I’ve been contributing to a few chapters, including a skit about a bear and some kids. I started that one, and watching how others have come along and edited my ideas (the bear eats the kids), added to the story and then shifted it in some very different directions provides a very interesting view of the entire writing process. I’ve gone back in to format the writing into a skit, but other than that, I have just left it alone. I did not want the bear to eat the kids, but it happened, you know? Here, you have to let words go, and you write them knowing they are merely “gossamer” (reference to another chapter in the story) that might take hold or suddenly become transparent and disappear when another writer enters the page.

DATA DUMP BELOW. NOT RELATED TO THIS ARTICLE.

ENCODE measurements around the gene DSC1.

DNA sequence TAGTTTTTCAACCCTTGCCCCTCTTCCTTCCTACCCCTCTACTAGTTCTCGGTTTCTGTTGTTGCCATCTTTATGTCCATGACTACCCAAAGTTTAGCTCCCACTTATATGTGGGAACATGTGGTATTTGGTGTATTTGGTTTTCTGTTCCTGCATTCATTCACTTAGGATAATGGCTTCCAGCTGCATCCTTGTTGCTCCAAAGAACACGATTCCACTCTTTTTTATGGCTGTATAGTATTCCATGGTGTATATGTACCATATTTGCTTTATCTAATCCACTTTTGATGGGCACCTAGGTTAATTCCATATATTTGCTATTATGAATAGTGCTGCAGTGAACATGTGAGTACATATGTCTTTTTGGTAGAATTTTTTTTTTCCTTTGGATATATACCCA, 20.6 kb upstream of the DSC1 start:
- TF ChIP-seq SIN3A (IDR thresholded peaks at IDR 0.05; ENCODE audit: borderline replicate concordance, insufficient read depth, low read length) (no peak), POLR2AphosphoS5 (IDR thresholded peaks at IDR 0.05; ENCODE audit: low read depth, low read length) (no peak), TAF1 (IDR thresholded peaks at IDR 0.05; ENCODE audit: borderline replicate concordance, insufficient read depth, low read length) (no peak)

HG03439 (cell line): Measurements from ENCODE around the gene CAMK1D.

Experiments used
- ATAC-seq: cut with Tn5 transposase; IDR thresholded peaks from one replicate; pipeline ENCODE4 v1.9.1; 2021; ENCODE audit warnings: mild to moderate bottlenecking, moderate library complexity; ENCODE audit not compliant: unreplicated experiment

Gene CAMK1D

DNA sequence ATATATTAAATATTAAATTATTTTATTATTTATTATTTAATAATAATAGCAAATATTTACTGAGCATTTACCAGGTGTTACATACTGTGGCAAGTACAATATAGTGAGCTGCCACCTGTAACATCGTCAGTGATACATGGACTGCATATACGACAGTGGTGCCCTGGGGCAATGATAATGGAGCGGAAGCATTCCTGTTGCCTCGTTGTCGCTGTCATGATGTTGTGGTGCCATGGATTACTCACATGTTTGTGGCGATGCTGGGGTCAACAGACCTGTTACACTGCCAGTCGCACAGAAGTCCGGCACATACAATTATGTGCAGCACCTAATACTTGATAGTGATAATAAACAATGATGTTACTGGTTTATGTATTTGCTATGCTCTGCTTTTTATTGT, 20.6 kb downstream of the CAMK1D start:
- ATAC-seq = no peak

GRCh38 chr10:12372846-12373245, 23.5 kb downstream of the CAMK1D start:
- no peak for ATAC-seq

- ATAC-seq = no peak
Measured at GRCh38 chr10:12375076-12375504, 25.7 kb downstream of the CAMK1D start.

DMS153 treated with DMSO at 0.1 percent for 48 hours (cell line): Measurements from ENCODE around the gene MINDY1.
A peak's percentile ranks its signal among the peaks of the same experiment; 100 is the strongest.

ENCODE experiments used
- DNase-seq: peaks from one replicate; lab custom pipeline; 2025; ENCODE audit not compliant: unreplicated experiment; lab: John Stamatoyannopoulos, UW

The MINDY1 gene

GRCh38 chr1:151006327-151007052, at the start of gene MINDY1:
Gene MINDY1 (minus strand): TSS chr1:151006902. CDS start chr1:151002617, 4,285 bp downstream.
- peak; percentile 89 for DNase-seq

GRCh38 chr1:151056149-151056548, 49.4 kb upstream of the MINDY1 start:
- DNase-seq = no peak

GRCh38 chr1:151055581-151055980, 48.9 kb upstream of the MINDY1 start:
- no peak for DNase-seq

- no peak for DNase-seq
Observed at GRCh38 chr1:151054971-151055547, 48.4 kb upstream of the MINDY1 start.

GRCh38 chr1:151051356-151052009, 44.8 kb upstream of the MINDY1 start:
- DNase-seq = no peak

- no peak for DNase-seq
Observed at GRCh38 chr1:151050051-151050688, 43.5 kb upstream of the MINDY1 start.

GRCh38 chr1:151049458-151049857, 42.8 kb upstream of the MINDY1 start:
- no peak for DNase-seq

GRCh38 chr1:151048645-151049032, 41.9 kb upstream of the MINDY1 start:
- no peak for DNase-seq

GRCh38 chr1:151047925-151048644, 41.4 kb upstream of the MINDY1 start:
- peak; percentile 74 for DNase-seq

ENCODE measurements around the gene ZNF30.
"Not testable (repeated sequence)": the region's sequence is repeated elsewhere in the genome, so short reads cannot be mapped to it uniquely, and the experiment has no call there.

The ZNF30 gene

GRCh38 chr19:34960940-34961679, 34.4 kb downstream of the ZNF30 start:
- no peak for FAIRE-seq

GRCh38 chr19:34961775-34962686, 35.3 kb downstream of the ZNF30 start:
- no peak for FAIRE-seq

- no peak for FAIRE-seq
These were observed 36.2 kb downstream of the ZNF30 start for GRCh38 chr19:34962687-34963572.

How this entire document will hold together — what literary glue will emerge to bind the disparate parts — seems to me to be unknown at this juncture, mainly because we still have another day of writing. I suspect some grad student somewhere will have a blast with this 48 hour adventure, picking apart the way that distant collaborators write collectively in a digital age. It would be interesting to cull through the revisions, for example (if one had the time and inclination). One complaint about Google Docs for this kind of collaboration is that videos do not get embedded, which is a shame, since multimedia documents are anchored by video (and audio, which also do not get embedded into the story). You have to make links, which breaks the narrative. The reader leaves the page, and knowing how we read online, they might never return (particularly if there is a cat video in the YouTube recommendation sidebar).